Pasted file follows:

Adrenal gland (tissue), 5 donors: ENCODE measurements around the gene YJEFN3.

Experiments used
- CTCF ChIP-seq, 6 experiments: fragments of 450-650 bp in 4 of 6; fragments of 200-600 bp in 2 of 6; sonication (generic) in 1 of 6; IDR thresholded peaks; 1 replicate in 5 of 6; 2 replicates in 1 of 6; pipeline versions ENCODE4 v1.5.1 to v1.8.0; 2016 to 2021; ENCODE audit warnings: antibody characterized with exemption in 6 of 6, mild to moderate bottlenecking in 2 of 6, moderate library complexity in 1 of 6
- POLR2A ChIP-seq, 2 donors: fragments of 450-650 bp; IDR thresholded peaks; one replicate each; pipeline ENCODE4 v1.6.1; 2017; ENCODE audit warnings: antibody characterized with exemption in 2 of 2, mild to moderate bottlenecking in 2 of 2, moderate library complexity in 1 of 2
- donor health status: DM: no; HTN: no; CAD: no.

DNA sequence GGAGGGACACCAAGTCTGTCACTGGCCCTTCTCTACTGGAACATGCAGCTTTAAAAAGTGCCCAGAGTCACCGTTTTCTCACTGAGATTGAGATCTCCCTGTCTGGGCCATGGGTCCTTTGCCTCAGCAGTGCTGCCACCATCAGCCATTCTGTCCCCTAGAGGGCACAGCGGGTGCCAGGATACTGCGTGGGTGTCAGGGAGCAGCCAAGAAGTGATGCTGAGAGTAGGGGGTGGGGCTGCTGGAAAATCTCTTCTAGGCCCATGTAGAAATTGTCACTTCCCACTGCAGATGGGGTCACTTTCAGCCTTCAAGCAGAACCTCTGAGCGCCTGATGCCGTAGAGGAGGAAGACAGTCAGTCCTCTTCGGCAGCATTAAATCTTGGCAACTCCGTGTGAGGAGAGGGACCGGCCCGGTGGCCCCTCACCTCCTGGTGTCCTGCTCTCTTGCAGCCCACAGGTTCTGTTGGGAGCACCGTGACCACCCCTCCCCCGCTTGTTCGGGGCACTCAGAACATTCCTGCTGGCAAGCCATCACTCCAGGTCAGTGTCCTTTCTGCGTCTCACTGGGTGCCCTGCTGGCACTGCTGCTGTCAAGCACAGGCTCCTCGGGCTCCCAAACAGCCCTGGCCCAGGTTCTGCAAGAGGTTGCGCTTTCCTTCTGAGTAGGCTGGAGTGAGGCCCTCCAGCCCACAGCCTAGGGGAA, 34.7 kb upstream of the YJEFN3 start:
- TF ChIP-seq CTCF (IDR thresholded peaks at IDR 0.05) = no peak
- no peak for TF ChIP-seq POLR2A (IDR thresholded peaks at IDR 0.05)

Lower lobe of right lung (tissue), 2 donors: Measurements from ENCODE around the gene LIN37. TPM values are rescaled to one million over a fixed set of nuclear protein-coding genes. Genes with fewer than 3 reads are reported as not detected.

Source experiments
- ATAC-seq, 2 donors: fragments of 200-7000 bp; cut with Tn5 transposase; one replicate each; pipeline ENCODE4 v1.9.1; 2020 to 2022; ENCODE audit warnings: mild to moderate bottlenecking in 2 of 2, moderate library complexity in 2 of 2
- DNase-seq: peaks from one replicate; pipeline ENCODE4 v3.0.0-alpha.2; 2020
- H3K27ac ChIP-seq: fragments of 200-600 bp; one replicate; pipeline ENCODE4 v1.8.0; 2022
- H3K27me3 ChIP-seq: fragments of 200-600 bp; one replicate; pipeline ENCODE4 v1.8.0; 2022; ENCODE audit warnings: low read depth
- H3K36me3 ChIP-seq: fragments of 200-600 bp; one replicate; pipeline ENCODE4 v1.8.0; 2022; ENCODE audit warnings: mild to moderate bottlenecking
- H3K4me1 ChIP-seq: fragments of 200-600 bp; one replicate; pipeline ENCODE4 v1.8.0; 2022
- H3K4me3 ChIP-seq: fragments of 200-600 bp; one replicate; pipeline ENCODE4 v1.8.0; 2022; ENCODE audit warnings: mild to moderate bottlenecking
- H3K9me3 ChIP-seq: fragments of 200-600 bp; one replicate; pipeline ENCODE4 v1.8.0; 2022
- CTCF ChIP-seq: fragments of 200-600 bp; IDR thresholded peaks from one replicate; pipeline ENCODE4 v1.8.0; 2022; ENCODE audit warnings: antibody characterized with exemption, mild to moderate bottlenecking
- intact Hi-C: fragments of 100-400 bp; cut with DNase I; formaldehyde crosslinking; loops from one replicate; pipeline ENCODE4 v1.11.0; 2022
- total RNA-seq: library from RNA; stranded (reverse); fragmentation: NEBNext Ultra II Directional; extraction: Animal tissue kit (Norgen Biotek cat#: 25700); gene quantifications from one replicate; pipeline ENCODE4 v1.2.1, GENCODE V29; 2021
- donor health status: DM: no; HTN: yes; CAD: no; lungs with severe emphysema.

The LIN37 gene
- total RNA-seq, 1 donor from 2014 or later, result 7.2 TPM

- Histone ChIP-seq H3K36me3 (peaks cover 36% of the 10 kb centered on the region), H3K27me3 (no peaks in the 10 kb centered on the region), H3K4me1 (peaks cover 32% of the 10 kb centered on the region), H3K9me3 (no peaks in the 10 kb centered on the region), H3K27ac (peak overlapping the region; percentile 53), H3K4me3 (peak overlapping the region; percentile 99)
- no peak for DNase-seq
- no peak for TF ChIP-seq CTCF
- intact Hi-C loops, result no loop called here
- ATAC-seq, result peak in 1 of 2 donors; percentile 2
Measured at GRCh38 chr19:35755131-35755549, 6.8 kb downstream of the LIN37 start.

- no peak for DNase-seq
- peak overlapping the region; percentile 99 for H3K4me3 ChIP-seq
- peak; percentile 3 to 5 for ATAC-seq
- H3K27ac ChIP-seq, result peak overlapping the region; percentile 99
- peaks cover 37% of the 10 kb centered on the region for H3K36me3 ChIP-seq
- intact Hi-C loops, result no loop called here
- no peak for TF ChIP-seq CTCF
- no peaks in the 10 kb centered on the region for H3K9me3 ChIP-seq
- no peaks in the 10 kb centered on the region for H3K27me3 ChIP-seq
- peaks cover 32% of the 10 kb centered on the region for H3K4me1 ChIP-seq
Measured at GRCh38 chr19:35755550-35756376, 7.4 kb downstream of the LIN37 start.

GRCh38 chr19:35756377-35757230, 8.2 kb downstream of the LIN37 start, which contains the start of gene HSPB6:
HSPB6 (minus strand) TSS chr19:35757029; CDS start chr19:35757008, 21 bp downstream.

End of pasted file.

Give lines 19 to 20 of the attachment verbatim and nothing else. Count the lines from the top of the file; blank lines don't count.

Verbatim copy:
- CTCF ChIP-seq: fragments of 200-600 bp; IDR thresholded peaks from one replicate; pipeline ENCODE4 v1.8.0; 2022; ENCODE audit warnings: antibody characterized with exemption, mild to moderate bottlenecking
- intact Hi-C: fragments of 100-400 bp; cut with DNase I; formaldehyde crosslinking; loops from one replicate; pipeline ENCODE4 v1.11.0; 2022